We all made it alive, and met up as a group again to wait for the bus to pick us up and take us back to headquarters. After four weeks, we emerged as a stronger group and stronger individuals. Our clothes bore the sweat and dust from our travels and labor. Those four weeks in the desert taught me to open up my senses to my surroundings and to value and respect the fragile environment of which we are all a part.
Rock climbing was the third section. We spent approximately three weeks at Split Rock, WY learning the ropes so to speak. I had some background experience in this sport, so I was able to take those basic foundations and apply them in my daily practice. We camped in tents on the granite slabs, did morning yoga, and then after breakfast, we would head up to some top-roping areas for instruction and practice. We had a variety of practice with cracks, faces, single, and multi-pitch climbs.
This particular problem was difficult for me. The route traverse slightly to the left and then continues up to the left side up the crack. The problem is the traverse always resulted in the ‘barn door’ effect and I would fall off the curve in the rock before I could make it up the crack. I tried and tried again but was never successful.
Cenotaph’s corner: really fun corner route. I did this one repeatedly!
Rappelling class: The hardest part about rappelling is all in the mind. It takes confidence to sit back for the first time and give your body weight to the system. It’s counterintuitive step away from stable footing on the top of a rocky ledge! Once you trust that the system will work, it becomes second nature. Just lean back like sitting in a chair and slowly walk down the rock using your feet. The brake hand stays behind and below, and small amount of rope is let out at a time until finally reaching the bottom. Learning to climb rocks and to rappell down them requires trust. Trust is another very important life skill.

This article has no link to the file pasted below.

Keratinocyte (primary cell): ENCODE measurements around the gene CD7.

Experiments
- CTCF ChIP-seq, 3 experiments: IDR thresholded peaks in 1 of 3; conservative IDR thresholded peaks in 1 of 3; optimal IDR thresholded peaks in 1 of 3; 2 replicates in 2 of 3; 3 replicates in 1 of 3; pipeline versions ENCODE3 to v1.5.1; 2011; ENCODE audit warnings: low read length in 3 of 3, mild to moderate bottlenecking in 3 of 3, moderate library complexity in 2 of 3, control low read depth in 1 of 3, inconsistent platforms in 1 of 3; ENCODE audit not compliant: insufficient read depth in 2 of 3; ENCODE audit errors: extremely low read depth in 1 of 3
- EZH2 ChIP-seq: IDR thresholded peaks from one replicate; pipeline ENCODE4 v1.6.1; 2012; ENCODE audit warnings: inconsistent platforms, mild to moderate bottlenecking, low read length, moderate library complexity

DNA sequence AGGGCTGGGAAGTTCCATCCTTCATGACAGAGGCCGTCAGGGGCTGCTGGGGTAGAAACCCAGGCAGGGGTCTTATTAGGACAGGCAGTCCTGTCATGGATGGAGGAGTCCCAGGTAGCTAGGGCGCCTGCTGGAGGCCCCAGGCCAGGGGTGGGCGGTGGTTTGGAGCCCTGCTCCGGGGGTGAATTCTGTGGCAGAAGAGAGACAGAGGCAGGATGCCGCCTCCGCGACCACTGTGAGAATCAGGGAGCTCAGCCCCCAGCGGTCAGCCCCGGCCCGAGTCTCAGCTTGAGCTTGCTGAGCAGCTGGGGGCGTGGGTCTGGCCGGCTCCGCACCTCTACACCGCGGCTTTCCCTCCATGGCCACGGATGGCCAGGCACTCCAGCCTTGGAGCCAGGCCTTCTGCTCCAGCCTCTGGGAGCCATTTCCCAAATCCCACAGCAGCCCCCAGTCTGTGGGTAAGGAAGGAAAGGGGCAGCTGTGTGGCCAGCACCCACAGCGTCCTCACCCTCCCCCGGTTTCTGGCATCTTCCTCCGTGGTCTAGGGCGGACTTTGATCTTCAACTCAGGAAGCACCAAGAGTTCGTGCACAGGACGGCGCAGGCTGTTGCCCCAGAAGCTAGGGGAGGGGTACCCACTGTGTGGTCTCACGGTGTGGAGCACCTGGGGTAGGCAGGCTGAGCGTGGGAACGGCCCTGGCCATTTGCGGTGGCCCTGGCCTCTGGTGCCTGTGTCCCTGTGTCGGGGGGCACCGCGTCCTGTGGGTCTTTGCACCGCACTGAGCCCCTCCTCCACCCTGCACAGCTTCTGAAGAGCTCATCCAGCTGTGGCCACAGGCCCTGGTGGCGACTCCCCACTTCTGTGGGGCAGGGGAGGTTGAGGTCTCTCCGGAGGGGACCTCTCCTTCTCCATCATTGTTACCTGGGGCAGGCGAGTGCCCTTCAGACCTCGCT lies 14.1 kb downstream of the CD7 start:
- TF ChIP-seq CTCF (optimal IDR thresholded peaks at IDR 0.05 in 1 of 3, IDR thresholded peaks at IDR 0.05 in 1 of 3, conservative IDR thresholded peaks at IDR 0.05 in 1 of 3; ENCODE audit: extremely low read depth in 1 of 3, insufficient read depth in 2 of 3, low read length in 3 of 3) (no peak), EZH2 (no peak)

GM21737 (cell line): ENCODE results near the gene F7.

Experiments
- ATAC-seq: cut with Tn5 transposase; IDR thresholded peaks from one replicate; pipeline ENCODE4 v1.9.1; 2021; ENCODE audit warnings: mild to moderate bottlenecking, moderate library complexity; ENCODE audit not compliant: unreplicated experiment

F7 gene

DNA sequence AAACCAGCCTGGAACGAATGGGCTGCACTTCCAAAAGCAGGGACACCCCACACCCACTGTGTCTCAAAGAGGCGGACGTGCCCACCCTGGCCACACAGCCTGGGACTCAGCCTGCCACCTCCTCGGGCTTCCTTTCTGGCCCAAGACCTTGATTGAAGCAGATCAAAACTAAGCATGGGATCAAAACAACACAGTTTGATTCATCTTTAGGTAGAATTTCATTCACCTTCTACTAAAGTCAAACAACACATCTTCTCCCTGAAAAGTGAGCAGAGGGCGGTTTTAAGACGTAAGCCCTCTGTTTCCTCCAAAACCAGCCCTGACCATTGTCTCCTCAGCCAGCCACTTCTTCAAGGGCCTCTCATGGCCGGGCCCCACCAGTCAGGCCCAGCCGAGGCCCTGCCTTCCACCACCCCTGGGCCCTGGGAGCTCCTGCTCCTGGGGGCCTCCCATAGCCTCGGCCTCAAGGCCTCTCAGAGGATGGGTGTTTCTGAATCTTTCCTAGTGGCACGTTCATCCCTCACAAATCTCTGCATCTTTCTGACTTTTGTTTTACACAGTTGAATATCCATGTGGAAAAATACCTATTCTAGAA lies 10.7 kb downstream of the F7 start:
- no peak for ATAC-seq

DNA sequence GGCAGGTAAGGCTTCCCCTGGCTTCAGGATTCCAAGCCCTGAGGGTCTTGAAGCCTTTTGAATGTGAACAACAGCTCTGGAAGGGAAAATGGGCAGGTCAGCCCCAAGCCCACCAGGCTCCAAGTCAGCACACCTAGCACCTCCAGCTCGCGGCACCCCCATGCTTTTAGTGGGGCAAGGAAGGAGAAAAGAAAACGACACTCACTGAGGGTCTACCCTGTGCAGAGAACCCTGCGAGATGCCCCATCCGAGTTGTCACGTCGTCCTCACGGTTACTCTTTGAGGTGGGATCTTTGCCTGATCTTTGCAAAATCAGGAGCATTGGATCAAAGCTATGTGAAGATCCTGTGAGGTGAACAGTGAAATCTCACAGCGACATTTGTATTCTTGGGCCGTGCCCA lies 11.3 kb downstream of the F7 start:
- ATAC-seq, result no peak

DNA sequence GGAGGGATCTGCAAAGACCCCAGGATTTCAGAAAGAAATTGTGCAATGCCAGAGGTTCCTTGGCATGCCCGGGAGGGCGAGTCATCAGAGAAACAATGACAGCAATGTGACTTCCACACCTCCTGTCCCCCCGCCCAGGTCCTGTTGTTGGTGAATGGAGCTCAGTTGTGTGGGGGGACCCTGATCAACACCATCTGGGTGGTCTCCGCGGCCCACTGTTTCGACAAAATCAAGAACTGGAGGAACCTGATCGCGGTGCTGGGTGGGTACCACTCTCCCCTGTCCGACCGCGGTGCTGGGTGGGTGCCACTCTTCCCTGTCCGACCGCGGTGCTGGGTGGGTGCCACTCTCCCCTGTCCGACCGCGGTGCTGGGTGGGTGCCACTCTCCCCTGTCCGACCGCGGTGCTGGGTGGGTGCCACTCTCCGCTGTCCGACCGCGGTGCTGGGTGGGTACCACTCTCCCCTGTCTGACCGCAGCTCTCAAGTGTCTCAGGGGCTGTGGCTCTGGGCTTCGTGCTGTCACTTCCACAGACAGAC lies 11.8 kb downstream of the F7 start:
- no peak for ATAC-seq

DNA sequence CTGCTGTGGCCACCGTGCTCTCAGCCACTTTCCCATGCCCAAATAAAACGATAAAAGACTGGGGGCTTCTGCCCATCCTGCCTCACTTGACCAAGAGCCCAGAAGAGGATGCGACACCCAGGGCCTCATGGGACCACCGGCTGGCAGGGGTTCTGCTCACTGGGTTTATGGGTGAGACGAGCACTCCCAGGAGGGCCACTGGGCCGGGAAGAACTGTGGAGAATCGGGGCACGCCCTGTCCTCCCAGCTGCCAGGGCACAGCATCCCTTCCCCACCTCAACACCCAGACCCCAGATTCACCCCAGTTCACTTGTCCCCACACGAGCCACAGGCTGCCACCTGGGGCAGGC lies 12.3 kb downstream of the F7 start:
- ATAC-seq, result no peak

This is the site of our multi-pitch climbs. We spent many days climbing different routes in scorching sunlight as well as in rain storms. These routes would take all day to complete as there were three to four pitches to get to the top and then rappelling and hiking a long way down. I felt invigorated by the heights and exposure. We had beautiful views of the sage brush plains below, a winding river, and mountain ranges off to the distance in several directions. The skies were painted with color and with the dark rumbling of frequent afternoon rain showers.
Here we are on the summit of one of my favorite multi-pitch climbing days. We worked together building anchors and belaying each other. We encouraged each other when we hit difficult positions on the routes. We believed in each other and ourselves. These types of activities taught me to focus on the moment at hand and to learn to recognize fear and turn it into a positive power. I learned to take difficult tasks and break them down into small steps, one move at a time. I learned to listen to the voice inside that said, ‘I can’ instead of ‘I can’t.’ We smiled with this enthusiasm and confidence as we posed for this picture and then sat down to enjoy a well deserved lunch together on the summit.
Here we are at the bottom after a long hike down. In one day, we had ascended to the highest heights of our imaginations and then come back down to terra firma to rest and prepare for the next leg of the journey. I felt so free and so happy, like I could do anything. After three weeks together on this section, our friendships grew deeper bonds, and we all knew we were sharing special experiences that we would hold forever in our minds and hearts.
The fourth section was two weeks long. We traveled to the Dolores River, CO to learn whitewater kayaking and rafting. At the beginning of the course, learned how to roll our kayaks in a pool in Grand Junction, CO. I hurt my neck doing the sideways hip-snapping motion while trying to pull myself up sideways from under water. Sharp, shooting pain originated at the base of my neck and went down both arms when I tried to move them. I took motrin and sat out from paddling for a while until I felt I could give it a shot. We were in class 2 and 3 waters, and once I joined the group again, I was able to learn how to maneuver the boat without ever flipping over.